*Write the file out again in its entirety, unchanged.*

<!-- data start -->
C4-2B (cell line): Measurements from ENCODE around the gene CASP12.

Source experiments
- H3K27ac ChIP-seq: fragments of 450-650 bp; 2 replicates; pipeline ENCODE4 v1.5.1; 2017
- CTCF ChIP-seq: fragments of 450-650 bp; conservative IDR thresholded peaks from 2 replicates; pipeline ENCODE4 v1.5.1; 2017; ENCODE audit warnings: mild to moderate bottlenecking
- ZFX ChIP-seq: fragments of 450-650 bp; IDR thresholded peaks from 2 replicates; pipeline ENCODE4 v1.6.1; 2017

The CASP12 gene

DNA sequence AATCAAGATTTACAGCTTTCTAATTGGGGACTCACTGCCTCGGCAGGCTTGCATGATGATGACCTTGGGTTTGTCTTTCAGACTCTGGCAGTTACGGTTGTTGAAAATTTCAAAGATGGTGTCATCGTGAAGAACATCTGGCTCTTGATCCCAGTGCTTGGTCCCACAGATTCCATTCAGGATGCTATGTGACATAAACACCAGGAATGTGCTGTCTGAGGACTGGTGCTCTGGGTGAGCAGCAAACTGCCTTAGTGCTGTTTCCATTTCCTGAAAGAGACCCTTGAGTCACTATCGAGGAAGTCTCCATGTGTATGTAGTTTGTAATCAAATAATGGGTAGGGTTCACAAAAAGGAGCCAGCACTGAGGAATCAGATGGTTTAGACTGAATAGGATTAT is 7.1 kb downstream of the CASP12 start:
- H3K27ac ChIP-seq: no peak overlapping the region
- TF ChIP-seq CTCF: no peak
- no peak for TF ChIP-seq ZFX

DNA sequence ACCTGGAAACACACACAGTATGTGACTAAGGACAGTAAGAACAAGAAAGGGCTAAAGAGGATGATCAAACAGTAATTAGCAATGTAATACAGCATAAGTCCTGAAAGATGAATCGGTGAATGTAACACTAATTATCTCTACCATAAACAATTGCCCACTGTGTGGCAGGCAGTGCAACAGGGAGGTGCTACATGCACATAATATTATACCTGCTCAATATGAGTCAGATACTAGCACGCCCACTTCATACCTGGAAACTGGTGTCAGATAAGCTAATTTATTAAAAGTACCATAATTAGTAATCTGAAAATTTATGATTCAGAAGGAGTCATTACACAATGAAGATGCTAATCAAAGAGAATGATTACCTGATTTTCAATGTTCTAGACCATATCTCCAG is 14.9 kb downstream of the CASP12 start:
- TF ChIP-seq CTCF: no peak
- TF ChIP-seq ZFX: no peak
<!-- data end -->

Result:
C4-2B (cell line): Measurements from ENCODE around the gene CASP12.

Source experiments
- H3K27ac ChIP-seq: fragments of 450-650 bp; 2 replicates; pipeline ENCODE4 v1.5.1; 2017
- CTCF ChIP-seq: fragments of 450-650 bp; conservative IDR thresholded peaks from 2 replicates; pipeline ENCODE4 v1.5.1; 2017; ENCODE audit warnings: mild to moderate bottlenecking
- ZFX ChIP-seq: fragments of 450-650 bp; IDR thresholded peaks from 2 replicates; pipeline ENCODE4 v1.6.1; 2017

The CASP12 gene

DNA sequence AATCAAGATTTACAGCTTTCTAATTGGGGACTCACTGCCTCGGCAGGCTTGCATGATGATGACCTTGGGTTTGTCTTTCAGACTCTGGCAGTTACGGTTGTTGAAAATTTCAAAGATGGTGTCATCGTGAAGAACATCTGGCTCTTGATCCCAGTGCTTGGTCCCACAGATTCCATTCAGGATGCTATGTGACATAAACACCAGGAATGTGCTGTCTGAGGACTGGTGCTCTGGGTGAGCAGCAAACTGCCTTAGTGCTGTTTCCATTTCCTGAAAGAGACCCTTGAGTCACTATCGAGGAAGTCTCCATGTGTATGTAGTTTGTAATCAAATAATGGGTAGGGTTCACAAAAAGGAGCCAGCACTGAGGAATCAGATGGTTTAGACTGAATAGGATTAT is 7.1 kb downstream of the CASP12 start:
- H3K27ac ChIP-seq: no peak overlapping the region
- TF ChIP-seq CTCF: no peak
- no peak for TF ChIP-seq ZFX

DNA sequence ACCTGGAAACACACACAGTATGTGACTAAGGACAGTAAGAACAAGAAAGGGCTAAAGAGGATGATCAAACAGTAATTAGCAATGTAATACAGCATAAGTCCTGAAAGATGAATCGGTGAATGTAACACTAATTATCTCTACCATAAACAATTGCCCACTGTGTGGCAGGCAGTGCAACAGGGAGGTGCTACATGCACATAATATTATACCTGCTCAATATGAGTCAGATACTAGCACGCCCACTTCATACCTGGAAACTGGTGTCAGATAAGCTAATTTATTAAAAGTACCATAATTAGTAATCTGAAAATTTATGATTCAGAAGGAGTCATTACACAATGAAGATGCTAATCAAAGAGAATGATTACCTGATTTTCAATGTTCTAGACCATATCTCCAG is 14.9 kb downstream of the CASP12 start:
- TF ChIP-seq CTCF: no peak
- TF ChIP-seq ZFX: no peak